Sunday, April 27, 2008

Some Things to Recommend India

OK, I’ve gotten some comments that there’s a hint of an ugly American attitude in my postings. This, as it turns out, is untrue. However, I’ll say the following: I admit that I do focus on the negative a good bit in an attempt to be humorous, but I believe I present the truth, and I try to give the events that I write about fair coverage – maybe I’ll choose to write about an episode that is less than flattering toward Indians or India (or, Mumbaikars or Mumbai, or Navi Mumbaikars or Navi Mumbai), but I’ll present that episode fairly. At least, I think I do. I think that if I feel that I haven’t, I don’t feel good about it, and therefore I alter it. But OK, fine, I’ll write about some nice things in India – prepare to be bored.

My training occurred with two girls, Kirti and Samyuktha (hencefore sometimes referred to as Sam). Everyone at the company, really, has been very nice, but in the beginning, since we didn’t really know anyone else, we stuck with each other. So we ate lunch tea together...(I ate cookies while Kirti got tea; Sam watched.) Training was to last seven days in that office, at which point Sam and I were to move to the other office, leaving Kirti.

Kirti was constantly checking up on me, asking how I was, asking how I felt, if I was homesick. On my birthday – a day even an old friend I’d talk to later that evening would forget the significance of (at the company – actually, in all of India – only Kirti and Sam knew it was my birthday) – Kirti even brought in a chocolate bar for me. For the last two days of training, she told me not to order any lunch (of course, I had never even attempted to order, but had gotten other people to order for me) because her mom would be making a double order of chapatti (a kind of tortilla-y thing) and green stuff so that I could have homemade food.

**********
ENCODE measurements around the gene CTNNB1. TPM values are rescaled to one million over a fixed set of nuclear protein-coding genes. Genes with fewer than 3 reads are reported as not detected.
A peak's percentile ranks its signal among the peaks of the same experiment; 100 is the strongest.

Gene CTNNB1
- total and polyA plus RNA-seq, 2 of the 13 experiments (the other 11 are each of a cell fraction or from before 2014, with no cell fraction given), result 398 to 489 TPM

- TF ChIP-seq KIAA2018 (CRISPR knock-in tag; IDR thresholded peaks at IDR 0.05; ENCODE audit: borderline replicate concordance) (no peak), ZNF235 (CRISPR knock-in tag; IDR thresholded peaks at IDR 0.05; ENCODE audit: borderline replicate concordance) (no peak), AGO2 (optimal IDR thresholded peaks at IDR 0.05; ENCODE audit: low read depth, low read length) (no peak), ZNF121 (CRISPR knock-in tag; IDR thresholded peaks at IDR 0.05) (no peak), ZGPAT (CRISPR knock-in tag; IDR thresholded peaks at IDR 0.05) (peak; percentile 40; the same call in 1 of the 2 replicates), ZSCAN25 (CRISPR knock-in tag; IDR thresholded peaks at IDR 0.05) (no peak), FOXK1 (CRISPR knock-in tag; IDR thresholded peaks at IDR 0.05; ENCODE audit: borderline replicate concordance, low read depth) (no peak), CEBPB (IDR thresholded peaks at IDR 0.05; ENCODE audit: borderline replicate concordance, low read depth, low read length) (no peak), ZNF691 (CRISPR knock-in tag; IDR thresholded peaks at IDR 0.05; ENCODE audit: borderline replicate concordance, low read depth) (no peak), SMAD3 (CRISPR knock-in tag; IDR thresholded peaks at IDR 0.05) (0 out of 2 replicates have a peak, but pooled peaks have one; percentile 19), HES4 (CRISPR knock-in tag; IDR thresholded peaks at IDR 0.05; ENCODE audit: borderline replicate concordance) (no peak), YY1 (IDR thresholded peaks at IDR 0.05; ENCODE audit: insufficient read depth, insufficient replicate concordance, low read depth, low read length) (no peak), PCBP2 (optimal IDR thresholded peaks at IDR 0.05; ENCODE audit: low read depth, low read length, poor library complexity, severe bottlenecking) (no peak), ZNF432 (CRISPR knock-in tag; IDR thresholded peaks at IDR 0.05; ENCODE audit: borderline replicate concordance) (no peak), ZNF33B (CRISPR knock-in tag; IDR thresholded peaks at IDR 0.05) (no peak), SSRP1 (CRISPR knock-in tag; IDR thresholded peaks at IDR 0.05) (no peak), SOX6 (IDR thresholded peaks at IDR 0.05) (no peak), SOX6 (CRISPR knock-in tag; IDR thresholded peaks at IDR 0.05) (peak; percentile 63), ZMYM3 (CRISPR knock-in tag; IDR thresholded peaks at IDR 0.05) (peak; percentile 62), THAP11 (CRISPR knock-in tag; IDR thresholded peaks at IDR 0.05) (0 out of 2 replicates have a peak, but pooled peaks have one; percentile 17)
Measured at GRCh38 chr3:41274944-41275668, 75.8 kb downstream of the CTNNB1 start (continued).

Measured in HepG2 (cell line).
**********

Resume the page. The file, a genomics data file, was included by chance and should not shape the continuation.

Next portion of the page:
Sam didn’t offer to bring me food, even after we left Kirti behind, and despite my suggestion that it would be nice of her. But this shouldn’t reflect poorly upon Indian hospitality, as she had recently gotten back from spending three years in the island nation of Mauritius (no, I swear, it’s a place…no, I asked if she meant Mauritania, too, but apparently she was right; I looked it up…no, not Maldives – this place is an island too, it seems), and undoubtedly such an extended foreign experience caused her to at least temporarily forget her Indian hospitality. But yes, I will always remember Kirti and her mother as having been extremely generous, considerate, and welcoming when I was new here.

Of course, any mention of the hospitality I’ve received in India would be sorely incomplete without mentioning that of Arun and Susheel, who allowed me to stay at their place for a month and a half (and, in the case of Susheel, gave up his bed for that long, sleeping on a sleeping bag on a marble floor with a bean bag as a pillow, and acting as my personal entertainment coordinator, providing me with an introduction to Indian in general and Mumbai in particular, including segments on history, culture, personal experience, etc., and playing a large role in helping me move into my new place while making me feel that I was never such a burden that he was hoping I would.)

The company is a very friendly one. It has a very good atmosphere, especially compared to what I’ve heard about other places (from my friends in the U.S., from my friends in Poland, and from my friends here). Dress is casual (I dress as I did in college). People are informal, friendly, and helpful.

Indians seems quite nice to me, although they stare at me too much for my liking, but I that goes along with sticking out. And as I’ve said, if I stare back at them and then smile, I usually receive one in return. The ones who don’t smile back, though – I really want to punch them in the face (which demonstrates my pleasant demeanor, I know.)